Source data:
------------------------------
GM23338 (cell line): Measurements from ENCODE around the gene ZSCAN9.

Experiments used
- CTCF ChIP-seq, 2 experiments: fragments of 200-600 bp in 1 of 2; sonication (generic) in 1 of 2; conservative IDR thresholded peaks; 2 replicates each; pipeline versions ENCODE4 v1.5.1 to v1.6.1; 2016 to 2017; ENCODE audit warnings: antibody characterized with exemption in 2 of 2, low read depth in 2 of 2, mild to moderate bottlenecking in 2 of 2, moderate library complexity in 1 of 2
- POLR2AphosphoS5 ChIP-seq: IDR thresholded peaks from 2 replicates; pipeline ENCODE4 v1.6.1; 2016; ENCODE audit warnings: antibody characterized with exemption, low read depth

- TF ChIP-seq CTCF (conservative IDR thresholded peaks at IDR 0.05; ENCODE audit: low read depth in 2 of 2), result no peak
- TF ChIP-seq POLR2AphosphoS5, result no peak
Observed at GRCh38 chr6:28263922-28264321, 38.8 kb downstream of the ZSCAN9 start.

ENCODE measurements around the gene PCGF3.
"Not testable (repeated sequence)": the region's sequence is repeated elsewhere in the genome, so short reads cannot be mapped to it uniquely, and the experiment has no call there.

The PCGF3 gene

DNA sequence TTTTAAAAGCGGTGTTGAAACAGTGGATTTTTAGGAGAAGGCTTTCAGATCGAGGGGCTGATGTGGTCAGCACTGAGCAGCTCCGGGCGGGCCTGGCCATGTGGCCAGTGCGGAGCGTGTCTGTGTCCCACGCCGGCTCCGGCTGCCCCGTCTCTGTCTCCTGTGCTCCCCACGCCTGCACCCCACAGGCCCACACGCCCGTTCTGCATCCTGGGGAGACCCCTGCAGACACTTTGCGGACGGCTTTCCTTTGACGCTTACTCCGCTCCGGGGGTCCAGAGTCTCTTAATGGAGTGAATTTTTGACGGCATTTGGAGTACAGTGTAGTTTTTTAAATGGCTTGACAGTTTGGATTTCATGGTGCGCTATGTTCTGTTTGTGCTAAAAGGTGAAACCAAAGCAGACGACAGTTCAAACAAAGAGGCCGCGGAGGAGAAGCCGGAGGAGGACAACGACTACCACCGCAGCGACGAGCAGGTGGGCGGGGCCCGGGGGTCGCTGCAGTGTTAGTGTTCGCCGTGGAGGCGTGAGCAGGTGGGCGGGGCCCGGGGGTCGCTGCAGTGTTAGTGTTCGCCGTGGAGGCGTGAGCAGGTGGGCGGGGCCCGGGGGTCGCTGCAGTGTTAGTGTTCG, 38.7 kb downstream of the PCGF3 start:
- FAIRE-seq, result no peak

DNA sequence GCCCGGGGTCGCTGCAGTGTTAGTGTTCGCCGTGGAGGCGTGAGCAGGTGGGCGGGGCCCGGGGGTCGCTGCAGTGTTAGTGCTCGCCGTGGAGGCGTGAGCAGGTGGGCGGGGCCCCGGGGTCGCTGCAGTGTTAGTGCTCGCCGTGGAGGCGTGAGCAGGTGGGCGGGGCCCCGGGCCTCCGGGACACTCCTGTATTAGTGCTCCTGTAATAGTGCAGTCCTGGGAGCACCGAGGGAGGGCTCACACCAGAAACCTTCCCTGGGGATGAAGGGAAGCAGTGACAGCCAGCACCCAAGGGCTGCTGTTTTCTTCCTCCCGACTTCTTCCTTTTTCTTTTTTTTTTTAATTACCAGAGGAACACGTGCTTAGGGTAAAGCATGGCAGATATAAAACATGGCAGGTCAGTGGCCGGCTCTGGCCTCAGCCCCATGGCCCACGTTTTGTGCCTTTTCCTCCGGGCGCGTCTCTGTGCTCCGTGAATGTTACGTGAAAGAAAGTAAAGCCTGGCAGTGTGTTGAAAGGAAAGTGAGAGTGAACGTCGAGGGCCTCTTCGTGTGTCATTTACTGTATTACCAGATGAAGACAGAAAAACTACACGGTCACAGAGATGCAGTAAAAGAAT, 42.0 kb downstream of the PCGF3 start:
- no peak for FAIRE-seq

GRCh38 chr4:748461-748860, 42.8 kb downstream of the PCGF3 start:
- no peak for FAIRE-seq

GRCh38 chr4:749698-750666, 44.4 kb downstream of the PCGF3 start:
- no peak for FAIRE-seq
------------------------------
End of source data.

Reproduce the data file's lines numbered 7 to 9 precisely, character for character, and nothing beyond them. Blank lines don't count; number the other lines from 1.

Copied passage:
Observed at GRCh38 chr6:28263922-28264321, 38.8 kb downstream of the ZSCAN9 start.

ENCODE measurements around the gene PCGF3.
"Not testable (repeated sequence)": the region's sequence is repeated elsewhere in the genome, so short reads cannot be mapped to it uniquely, and the experiment has no call there.